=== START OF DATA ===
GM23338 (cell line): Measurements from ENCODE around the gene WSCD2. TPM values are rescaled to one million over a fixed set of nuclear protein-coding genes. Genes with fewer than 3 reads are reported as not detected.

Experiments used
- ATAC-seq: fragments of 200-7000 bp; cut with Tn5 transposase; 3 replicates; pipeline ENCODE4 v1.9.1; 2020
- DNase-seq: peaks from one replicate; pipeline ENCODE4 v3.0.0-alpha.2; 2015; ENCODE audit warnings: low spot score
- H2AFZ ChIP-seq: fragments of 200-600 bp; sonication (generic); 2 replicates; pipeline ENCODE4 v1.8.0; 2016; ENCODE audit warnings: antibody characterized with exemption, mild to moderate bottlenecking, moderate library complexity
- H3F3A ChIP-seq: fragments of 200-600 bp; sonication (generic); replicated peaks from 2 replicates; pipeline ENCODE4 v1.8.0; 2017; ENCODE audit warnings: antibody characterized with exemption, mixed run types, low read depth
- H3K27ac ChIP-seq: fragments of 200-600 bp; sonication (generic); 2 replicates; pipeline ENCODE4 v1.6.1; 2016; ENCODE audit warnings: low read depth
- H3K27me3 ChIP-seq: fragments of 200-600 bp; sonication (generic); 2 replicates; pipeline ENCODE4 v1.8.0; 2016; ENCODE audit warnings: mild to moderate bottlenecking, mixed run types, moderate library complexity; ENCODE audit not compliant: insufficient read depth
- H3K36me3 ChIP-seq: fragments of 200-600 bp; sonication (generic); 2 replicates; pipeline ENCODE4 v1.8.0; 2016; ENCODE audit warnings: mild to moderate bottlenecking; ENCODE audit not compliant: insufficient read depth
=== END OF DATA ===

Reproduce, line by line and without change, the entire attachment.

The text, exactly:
GM23338 (cell line): Measurements from ENCODE around the gene WSCD2. TPM values are rescaled to one million over a fixed set of nuclear protein-coding genes. Genes with fewer than 3 reads are reported as not detected.

Experiments used
- ATAC-seq: fragments of 200-7000 bp; cut with Tn5 transposase; 3 replicates; pipeline ENCODE4 v1.9.1; 2020
- DNase-seq: peaks from one replicate; pipeline ENCODE4 v3.0.0-alpha.2; 2015; ENCODE audit warnings: low spot score
- H2AFZ ChIP-seq: fragments of 200-600 bp; sonication (generic); 2 replicates; pipeline ENCODE4 v1.8.0; 2016; ENCODE audit warnings: antibody characterized with exemption, mild to moderate bottlenecking, moderate library complexity
- H3F3A ChIP-seq: fragments of 200-600 bp; sonication (generic); replicated peaks from 2 replicates; pipeline ENCODE4 v1.8.0; 2017; ENCODE audit warnings: antibody characterized with exemption, mixed run types, low read depth
- H3K27ac ChIP-seq: fragments of 200-600 bp; sonication (generic); 2 replicates; pipeline ENCODE4 v1.6.1; 2016; ENCODE audit warnings: low read depth
- H3K27me3 ChIP-seq: fragments of 200-600 bp; sonication (generic); 2 replicates; pipeline ENCODE4 v1.8.0; 2016; ENCODE audit warnings: mild to moderate bottlenecking, mixed run types, moderate library complexity; ENCODE audit not compliant: insufficient read depth
- H3K36me3 ChIP-seq: fragments of 200-600 bp; sonication (generic); 2 replicates; pipeline ENCODE4 v1.8.0; 2016; ENCODE audit warnings: mild to moderate bottlenecking; ENCODE audit not compliant: insufficient read depth